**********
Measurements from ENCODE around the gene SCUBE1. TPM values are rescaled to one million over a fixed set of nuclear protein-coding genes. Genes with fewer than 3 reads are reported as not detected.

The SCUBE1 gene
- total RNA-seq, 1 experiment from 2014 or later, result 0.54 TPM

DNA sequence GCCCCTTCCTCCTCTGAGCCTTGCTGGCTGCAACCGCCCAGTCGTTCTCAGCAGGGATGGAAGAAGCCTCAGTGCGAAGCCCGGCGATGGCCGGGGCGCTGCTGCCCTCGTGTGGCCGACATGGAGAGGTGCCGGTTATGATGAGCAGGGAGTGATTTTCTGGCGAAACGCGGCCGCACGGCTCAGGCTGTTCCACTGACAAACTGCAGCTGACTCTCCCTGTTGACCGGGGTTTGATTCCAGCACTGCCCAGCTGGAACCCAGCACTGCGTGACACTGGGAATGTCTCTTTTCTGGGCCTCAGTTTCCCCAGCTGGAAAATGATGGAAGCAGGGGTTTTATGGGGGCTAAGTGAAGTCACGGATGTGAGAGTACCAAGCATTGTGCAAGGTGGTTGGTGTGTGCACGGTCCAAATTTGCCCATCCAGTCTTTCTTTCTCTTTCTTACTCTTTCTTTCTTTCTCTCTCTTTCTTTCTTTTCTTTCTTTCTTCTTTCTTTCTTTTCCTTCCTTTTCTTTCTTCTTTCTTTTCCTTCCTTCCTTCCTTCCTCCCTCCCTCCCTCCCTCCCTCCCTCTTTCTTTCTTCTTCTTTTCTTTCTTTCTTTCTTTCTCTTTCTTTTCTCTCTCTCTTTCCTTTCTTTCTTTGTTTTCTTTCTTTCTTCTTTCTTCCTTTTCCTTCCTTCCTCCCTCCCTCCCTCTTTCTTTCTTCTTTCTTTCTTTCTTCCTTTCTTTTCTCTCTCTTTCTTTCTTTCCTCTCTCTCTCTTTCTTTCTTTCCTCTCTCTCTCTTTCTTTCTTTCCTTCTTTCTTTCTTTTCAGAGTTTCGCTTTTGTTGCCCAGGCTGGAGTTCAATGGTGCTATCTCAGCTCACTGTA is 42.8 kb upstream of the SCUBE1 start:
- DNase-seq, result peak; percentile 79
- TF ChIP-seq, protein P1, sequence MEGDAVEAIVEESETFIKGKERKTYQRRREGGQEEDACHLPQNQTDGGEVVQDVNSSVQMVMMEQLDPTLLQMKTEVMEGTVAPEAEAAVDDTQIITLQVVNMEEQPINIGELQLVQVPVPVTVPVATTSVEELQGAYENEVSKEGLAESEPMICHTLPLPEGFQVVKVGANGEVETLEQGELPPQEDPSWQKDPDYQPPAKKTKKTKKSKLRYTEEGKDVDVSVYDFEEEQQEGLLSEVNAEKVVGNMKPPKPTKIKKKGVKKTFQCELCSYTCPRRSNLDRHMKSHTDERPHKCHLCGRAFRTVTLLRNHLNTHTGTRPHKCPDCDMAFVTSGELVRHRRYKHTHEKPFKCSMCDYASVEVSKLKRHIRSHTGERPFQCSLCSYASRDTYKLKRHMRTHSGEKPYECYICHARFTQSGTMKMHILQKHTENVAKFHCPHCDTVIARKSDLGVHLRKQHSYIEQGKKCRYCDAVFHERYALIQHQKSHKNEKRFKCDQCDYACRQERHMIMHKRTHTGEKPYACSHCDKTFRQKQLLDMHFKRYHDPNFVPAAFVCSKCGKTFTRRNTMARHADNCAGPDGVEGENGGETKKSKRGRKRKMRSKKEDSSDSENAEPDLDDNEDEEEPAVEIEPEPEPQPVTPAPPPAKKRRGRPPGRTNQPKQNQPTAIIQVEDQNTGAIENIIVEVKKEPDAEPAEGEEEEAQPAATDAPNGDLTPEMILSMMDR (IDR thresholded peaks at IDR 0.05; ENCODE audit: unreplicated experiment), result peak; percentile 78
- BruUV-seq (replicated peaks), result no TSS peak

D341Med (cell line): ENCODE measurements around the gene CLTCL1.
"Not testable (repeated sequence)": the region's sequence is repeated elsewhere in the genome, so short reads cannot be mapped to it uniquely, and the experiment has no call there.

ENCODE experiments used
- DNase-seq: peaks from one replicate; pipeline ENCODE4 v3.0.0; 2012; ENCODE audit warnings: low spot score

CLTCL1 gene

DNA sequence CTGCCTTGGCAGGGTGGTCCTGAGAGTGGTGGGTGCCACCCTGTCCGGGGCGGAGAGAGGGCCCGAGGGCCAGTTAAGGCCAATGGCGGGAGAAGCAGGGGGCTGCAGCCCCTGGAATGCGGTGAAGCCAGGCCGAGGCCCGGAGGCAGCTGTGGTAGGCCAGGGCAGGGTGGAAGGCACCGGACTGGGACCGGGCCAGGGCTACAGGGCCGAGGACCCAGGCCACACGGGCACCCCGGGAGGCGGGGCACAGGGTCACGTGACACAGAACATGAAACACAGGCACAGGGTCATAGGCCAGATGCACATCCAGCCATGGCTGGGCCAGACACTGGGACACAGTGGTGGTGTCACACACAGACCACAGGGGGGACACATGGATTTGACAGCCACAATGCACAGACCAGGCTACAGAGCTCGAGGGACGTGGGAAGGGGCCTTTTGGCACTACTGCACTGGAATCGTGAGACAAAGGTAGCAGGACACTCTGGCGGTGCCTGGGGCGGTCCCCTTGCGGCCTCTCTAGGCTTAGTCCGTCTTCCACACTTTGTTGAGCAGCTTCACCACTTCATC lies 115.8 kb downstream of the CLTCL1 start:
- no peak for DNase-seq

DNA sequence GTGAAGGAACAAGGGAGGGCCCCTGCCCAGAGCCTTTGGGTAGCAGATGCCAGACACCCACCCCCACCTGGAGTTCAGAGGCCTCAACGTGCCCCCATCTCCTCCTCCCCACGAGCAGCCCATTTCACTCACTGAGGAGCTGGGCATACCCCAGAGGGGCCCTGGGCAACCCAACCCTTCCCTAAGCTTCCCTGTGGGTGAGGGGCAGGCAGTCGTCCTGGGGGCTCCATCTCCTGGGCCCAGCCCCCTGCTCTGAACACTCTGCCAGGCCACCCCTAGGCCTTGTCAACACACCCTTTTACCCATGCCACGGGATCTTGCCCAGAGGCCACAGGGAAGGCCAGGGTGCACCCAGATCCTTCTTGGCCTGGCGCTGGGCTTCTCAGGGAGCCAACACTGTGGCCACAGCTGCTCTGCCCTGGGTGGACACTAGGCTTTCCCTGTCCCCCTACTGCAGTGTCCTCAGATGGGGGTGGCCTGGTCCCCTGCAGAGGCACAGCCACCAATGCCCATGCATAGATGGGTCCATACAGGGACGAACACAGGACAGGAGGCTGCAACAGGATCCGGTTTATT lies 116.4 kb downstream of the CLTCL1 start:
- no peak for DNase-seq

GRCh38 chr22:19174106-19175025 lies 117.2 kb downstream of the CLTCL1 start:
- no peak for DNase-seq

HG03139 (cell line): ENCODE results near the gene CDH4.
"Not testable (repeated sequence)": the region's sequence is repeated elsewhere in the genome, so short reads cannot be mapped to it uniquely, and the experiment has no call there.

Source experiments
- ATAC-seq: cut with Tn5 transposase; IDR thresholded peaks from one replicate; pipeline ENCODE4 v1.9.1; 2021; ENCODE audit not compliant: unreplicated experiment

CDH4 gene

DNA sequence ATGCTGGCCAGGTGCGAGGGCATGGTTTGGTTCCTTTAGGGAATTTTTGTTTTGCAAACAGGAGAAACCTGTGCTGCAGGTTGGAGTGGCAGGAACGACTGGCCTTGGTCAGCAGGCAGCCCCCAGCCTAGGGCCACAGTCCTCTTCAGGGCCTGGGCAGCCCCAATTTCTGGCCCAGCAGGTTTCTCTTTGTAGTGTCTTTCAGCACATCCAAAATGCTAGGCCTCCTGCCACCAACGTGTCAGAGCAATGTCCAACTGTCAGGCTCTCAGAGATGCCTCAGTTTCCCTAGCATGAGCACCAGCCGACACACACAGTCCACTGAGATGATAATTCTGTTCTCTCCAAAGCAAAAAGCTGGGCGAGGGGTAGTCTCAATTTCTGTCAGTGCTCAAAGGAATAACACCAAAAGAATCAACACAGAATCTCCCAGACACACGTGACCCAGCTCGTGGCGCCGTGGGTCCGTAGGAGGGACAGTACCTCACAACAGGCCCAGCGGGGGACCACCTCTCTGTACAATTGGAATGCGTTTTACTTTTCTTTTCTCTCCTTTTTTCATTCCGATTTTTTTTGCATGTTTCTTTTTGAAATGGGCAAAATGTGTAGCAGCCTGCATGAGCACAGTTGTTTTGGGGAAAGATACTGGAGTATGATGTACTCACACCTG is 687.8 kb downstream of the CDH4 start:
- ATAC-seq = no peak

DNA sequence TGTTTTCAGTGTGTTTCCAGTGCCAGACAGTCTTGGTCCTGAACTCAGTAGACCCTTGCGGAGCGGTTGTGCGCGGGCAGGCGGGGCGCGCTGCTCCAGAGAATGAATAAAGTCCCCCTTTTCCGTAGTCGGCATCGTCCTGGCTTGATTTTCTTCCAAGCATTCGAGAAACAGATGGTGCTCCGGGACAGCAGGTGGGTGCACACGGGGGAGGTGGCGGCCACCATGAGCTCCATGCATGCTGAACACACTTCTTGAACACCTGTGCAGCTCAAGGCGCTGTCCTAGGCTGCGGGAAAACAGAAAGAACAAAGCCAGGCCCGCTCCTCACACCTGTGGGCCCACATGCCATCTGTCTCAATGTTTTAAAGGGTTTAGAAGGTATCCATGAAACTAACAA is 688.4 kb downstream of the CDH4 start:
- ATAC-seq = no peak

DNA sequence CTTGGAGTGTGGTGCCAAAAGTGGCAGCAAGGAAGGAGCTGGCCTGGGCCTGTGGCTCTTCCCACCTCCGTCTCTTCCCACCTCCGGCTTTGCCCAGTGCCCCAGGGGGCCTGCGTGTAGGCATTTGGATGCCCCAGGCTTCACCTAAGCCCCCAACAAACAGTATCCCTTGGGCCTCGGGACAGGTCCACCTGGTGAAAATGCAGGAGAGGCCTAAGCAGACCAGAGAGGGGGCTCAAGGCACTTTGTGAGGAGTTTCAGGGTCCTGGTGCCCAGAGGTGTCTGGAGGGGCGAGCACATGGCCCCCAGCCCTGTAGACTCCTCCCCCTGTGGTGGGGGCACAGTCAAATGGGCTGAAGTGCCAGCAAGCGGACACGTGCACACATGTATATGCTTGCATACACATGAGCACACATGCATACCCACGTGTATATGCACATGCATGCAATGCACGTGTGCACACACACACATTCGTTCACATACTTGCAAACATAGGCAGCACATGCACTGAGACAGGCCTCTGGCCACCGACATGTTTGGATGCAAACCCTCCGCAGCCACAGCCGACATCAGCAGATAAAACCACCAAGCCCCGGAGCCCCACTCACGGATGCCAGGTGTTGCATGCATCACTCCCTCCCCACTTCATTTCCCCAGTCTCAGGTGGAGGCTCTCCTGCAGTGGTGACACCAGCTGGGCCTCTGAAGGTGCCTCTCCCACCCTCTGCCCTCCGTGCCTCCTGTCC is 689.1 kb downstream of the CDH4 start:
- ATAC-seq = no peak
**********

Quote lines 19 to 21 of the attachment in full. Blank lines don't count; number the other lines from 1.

HG03139 (cell line): ENCODE results near the gene CDH4.
"Not testable (repeated sequence)": the region's sequence is repeated elsewhere in the genome, so short reads cannot be mapped to it uniquely, and the experiment has no call there.

Source experiments